Roger Ailes was such a larger-than-life, swaggering figure that he practically overwhelms the attempt to distill his life into a single documentary. “Divide and Conquer: The Story of Roger Ailes” is filled with fascinating insights about the late Fox News CEO, but in ways feels as if it only scratches the surface of his influence, and perhaps especially, the most corrosive aspects of his legacy.
Working with producer Alex Gibney, director Alexis Bloom begins at the 2016 Republican National Convention, where Ailes’ life’s work seemingly came to fruition with the nomination of Donald Trump — juxtaposed, remarkably in terms of the timing, against Ailes’ ouster from Fox amid sexual-harassment allegations.The narrative then returns to Ailes’ upbringing in Ohio, his humble beginnings in TV and his segue into conservative politics working on behalf of Richard Nixon and others, recognizing early on — as he’s shown telling Mike Wallace in an interview — that “the skillful use of television” will be vital to candidates at every level going forward.
- The documentary cites a tentative draft during that period outlining plans for a Republican TV network, one that would allow conservatives to present their message while bypassing the critical scrutiny of the mainstream press. After his experiment at NBC in launching the cable channel America’s Talking, that’s essentially what Ailes did when Rupert Murdoch turned him loose at Fox News, creating an entity that synthesized his political objectives and commercial considerations into one hugely influential force.That creation, and its massive repercussions, serves as the crux of the title “Divide and Conquer.” As more than one associate suggests, Ailes had a knack for reading a room, and understood how to prey upon people’s apprehensions — an approach illustrated by a montage of Fox fear-mongering — to win their support and loyalty, either as viewers or voters.Read MoreBeyond interviews with friends, colleagues and critics, the filmmakers provide additional insight through Ailes’ own words, as read by actor Peter Gerety.Still, Bloom devotes a significant portion of the project’s second half to Ailes’ bullying of local officials in his small town of Cold Spring, N.Y., and the alleged sexual misconduct that led to his downfall, including internal details about his strategizing to professionally survive the accusations.Those stories are obviously necessary, demonstrating how Ailes abused his position and power in revolting ways. In a sense, though, his egregious private behavior draws the focus away from the damage he inflicted on media and politics — seamlessly wedding the two, while endeavoring to discredit established outlets in a manner that benefited Fox.The effects of those efforts are summed up by journalist Sarah Ellison, who observes that it’s “unthinkable that Donald Trump as a candidate would exist” without the assiduous way in which Ailes paved the way for him.”Divide and Conquer” also recounts how Ailes stoked fear within Fox News — where rumors swirled that he was listening in on employees — and how Murdoch, happy to bask in the profits, left him alone, later downplaying the harassment allegations that eventually sunk his career.As CNN anchor and Fox alum Alisyn Camerota points out, the 2016 election should have been a “crowning moment for Roger.” Instead, he watched the final stages of the campaign from outside the network he built, before dying in 2017.Having lived with hemophilia, Ailes was well aware of his own mortality. Glenn Beck, a Fox News star before leaving the network, quotes his former boss as saying, “When I go, people are gonna say awful thing about me.”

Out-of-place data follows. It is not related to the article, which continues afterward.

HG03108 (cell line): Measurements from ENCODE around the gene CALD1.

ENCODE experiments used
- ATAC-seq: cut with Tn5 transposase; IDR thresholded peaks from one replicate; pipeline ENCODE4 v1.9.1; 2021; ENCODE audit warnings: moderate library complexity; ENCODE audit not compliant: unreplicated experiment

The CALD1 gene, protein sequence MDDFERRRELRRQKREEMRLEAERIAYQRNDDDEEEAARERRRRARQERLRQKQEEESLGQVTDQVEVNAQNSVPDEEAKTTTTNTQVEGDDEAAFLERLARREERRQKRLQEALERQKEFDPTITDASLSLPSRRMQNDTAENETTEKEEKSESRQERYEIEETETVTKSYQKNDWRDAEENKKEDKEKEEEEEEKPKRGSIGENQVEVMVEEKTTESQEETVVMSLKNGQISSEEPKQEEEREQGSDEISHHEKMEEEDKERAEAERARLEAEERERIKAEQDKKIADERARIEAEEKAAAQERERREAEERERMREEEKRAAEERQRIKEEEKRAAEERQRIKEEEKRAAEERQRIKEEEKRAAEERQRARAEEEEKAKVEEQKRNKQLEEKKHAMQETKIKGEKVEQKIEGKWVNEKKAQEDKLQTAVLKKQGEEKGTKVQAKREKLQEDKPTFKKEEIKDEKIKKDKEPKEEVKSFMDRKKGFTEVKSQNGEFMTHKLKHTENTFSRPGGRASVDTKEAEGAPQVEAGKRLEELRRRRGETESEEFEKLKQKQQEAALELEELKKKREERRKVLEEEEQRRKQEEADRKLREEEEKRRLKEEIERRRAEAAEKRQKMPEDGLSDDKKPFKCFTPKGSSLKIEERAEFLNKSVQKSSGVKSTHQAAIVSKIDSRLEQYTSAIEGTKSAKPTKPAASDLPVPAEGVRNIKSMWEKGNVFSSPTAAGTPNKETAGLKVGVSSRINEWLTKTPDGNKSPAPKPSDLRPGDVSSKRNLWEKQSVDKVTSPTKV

- “Divide and Conquer” is well worth watching, underscoring the power Ailes wielded at the enterprise he ran for 20 years like a virtual kingdom. The key disclaimer would be that while presenting Ailes’ life and influence, the film devotes less time than it should to contextualizing the lingering consequences of his reign.“Divide and Conquer: The Story of Roger Ailes” premieres in theaters and on iTunes and Amazon on Dec. 7.